If you are seeking to reduce your "belly" then the workout you have been given will not be enough to achieve your objective.

It really depends on what you want to achieve. Cardio alone will help you achieve your objective of losing the "belly".

But the most effective way to gain strength and muscle whilst losing the fat is to do circuit training.

You must do at least 40 minutes of mid-high intensity workout that elevates your heart rate up to 80% of your Max Heart rate.

To work out your Max Heart Rate - Subtract your age from 220.

E.g. For a 25 year-old

220 - 25 = 195 (Max Heart Rate) - therefore, my target workout heart rate should be: 195 * 0.8 = 156bpm

I personally tend to push my heart rate to about 160-170 for my workouts. But if you are not used to intense workouts then i would suggest you keep to the target heart rate which you can workout from the above.

As for a workout. My suggested circuit workout:

Warm up

  • 10min run/jog at 5 degree incline and 10.5kmph
  • 10min cross trainer at level 15 and 18 speed

Circuit Training

This should be repeated at least 5 times with 60 second rest between each set.

  • 10 Box Jumps enter image description here

  • 10 Pull-ups

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  • 10 Suspended Leg Raises

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  • 10 Kettlebell Swing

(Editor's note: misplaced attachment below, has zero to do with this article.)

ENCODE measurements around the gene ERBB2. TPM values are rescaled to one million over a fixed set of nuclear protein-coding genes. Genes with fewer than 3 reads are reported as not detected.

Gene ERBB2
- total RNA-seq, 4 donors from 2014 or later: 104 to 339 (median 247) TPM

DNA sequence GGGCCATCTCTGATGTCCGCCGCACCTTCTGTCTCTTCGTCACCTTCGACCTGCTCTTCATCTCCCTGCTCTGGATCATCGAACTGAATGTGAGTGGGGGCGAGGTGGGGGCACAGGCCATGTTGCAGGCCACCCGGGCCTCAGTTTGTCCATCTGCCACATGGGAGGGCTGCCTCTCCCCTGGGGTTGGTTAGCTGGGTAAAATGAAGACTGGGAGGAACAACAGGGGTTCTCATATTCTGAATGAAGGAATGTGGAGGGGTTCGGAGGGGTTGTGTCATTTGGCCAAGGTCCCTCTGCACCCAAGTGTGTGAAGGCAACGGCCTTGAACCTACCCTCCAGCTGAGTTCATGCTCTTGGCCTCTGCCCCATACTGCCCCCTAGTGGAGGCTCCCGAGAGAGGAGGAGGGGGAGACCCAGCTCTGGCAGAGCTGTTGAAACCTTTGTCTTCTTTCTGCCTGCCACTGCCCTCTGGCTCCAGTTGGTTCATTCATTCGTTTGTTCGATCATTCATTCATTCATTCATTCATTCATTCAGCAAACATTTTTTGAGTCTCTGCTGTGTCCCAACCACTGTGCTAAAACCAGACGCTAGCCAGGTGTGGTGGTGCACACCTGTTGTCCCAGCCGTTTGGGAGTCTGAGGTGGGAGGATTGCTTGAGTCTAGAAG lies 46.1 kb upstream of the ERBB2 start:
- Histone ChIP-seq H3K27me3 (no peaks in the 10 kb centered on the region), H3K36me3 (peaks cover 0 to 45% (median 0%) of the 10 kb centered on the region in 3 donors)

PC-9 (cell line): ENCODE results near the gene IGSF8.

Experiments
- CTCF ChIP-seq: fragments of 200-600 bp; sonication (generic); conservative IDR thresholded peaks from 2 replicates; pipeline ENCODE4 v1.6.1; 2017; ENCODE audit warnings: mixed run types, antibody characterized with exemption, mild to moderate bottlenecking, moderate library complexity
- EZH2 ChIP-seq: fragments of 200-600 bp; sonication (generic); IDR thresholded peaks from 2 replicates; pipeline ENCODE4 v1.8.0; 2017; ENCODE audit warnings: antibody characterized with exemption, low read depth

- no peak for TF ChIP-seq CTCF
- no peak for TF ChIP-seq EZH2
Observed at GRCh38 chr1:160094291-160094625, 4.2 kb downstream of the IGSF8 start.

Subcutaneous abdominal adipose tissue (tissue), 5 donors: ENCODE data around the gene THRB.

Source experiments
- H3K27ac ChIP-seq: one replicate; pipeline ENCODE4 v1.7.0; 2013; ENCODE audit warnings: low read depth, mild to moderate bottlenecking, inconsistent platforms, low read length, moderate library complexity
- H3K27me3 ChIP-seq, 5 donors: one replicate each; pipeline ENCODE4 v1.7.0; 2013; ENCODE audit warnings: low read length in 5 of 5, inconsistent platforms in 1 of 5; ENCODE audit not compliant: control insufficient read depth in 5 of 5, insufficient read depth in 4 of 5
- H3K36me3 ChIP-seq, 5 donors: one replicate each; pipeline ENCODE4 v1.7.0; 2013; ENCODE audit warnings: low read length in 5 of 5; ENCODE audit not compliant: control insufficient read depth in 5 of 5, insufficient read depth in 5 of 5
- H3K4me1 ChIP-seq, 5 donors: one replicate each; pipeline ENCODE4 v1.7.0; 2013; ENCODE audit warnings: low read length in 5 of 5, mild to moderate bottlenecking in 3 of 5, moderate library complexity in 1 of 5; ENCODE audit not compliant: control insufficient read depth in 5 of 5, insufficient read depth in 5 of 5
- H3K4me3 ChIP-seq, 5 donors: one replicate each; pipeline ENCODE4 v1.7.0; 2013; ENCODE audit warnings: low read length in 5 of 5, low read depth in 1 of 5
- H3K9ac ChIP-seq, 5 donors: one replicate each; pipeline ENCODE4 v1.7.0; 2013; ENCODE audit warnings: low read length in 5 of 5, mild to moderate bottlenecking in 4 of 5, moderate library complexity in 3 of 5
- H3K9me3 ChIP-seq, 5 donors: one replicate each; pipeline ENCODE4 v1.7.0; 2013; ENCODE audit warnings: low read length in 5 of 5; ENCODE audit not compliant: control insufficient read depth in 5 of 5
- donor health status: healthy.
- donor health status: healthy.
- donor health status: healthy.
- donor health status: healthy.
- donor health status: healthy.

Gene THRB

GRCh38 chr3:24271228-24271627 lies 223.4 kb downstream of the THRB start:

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Why this type or workout?

The reason I suggest something similar to this workout above is because it will engage almost all of your muscles whilst elevating your heart rate. This will give you a well rounded workout and you should see great results within a couple months of this routine.

Make your own version guidelines

To make your own version of this just ensure that the exercises you choose are motion based. By this I mean exercises that require you to move a lot. So something like the plank doesn't really get you moving. But something like burpees is very good for getting you to move and engage many muscle groups.

Weights are good as you get stronger but make sure you can do at least 5 sets of the workout you make to ensure that it is sustainable. if you cannot then reduce the weight or change the workout.

Try this and see how you get on a couple months later...

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Thanks for your answer. I will definitely add your suggestions to my workout routine. –  Sankalp Mishra Aug 1 at 11:29

Doing abs exercises will not 'reduce' your belly. Targeted exercises don't magically burn more fat in a particular body part. However, it will build abdominal muscles. If you're looking to lose weight in your stomach then you simply need to find a way to burn more calories than you take in so you lose weight in general. Typically cardio exercises are good for this.

Is this a good routine? That depends on your fitness goals. This routine looks like it would be good for building upper body strength, but seems to ignore the cardiovascular system and lower body muscles completely. Also committing to the same routine for three months may get repetitive and lead to plateaus in which you no longer improve as much.

Finally, I would like to note that this sounds like your trainer's goals. Do the trainer's goals match your own? A good trainer should work with the athlete to determine goals since it is your body after all.

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Thanks. I would like to ask that oif i do this daily along with other sets of targeted exercise would that be good? –  Sankalp Mishra Aug 1 at 8:28